Sun Microsystems has opened a second front for its Linux-based desktop operating system in Asia with a Japanese win of sorts. Sun's Java Desktop System has been picked as one open source OS of preference during a competition held by the Information-technology Promotion Agency in Japan (IPA). This clears the way for Sun's software to be picked as an open source alternative to Microsoft's Windows at Japanese schools. Sun last year enjoyed a much bigger and more concrete win in China when the government selected the Java Desktop System for at least 500,000 desktops.
"METI is promoting the deployment of open source software to provide more choice of desktop environments for users," said Takashi Kume, a deputy director at the Ministry of Economy, Trade and Industry (METI) in Japan. "METI has delegated project implementation to IPA and the Sun Java Desktop System was selected as a platform for the open source software verification program for the educational community. METI believes that when open source software is used more pervasively, starting with initiatives like this one, the open source community becomes more active and will promote increased choice of information technology in Japan."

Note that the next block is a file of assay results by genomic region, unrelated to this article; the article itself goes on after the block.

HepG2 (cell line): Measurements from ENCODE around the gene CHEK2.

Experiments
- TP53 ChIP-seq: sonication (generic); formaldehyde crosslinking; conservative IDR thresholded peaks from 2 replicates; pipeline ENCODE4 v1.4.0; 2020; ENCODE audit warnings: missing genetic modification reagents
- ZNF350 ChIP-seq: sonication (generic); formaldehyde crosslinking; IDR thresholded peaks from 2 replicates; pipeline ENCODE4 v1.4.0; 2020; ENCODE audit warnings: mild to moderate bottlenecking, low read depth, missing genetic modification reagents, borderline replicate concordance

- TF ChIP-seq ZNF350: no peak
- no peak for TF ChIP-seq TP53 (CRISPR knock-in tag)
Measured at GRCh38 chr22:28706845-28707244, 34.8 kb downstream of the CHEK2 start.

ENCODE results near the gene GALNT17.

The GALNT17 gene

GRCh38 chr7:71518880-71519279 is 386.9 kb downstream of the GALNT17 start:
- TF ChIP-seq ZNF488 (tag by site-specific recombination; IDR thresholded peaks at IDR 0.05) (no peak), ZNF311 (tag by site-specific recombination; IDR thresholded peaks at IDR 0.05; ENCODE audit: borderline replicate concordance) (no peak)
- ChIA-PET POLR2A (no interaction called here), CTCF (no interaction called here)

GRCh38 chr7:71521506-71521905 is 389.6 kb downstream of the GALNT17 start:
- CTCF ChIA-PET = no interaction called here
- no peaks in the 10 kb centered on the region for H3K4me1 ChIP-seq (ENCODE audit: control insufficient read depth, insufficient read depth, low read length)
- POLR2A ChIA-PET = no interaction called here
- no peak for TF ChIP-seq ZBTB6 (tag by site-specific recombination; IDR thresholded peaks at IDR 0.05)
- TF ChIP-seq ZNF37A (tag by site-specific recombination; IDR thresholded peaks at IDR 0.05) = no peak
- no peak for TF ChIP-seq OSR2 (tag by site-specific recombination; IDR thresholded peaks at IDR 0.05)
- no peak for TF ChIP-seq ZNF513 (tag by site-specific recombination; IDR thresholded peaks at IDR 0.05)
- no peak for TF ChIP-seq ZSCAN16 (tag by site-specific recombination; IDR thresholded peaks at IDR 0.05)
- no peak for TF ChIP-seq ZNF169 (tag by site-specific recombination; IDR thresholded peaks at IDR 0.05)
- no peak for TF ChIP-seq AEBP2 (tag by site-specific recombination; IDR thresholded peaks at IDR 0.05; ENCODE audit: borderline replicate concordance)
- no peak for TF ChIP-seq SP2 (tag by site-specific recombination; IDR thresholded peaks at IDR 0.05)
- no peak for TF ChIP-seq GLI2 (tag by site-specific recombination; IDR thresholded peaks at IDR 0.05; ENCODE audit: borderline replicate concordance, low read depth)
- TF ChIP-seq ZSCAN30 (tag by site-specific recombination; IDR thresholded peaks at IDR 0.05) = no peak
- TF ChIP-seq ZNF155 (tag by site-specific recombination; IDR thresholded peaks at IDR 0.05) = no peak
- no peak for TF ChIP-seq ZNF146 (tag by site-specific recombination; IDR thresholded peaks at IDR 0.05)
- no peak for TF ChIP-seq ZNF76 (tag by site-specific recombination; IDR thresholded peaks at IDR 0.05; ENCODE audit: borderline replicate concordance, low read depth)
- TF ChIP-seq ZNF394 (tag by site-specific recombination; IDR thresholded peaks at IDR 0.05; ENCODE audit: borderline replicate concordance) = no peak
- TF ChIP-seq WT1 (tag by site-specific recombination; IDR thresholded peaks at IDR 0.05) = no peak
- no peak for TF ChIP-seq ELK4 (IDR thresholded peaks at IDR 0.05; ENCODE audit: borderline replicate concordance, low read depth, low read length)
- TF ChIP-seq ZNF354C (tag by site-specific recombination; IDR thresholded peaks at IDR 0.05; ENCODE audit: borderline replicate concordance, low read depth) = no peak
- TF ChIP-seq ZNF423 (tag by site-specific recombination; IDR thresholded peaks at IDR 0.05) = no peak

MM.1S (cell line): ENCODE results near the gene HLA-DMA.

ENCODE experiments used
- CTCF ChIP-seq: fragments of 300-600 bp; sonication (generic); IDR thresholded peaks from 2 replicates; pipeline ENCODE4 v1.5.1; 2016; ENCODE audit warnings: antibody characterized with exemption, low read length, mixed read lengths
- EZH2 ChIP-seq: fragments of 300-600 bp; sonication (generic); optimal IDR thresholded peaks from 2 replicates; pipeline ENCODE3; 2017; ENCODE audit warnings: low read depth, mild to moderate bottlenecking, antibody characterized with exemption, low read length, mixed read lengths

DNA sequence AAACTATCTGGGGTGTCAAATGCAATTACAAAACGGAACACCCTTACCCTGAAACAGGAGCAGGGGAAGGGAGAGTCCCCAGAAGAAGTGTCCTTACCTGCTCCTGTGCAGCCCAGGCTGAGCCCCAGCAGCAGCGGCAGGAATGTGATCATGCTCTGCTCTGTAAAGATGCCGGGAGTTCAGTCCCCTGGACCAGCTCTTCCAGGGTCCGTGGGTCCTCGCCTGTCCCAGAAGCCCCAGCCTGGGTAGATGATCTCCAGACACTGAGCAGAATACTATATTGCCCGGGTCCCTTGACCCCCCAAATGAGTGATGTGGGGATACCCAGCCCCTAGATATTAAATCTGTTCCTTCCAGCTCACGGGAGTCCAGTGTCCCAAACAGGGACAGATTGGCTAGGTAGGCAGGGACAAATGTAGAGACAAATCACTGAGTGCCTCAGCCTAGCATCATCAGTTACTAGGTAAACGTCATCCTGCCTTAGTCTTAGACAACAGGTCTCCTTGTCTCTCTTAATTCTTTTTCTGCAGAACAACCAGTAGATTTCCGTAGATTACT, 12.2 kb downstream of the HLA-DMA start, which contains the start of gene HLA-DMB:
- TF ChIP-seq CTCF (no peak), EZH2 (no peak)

This announcement would be a lot more impressive if Sun could say that some actual Java Desktop Shipments were making their way to Japan. It's a bit unusual for a vendor the size of Sun to issue a statement about winning the rights to be considered for something. Perhaps there is a nuance to this deal that eludes us, but we doubt it. If the Japanese government had placed orders for shipments, you would most certainly have heard about it.
That said, Sun is making noticeable open source headway in Japan. Most notably, Sun's StarOffice productivity suite earned mythological status earlier this year in a Japanese convenience store. The software inspired a woman to give birth to a horse right between store racks full of magazines and candy bars.
Back to your blogs, Sun staff. And tell us some news, next time. ®
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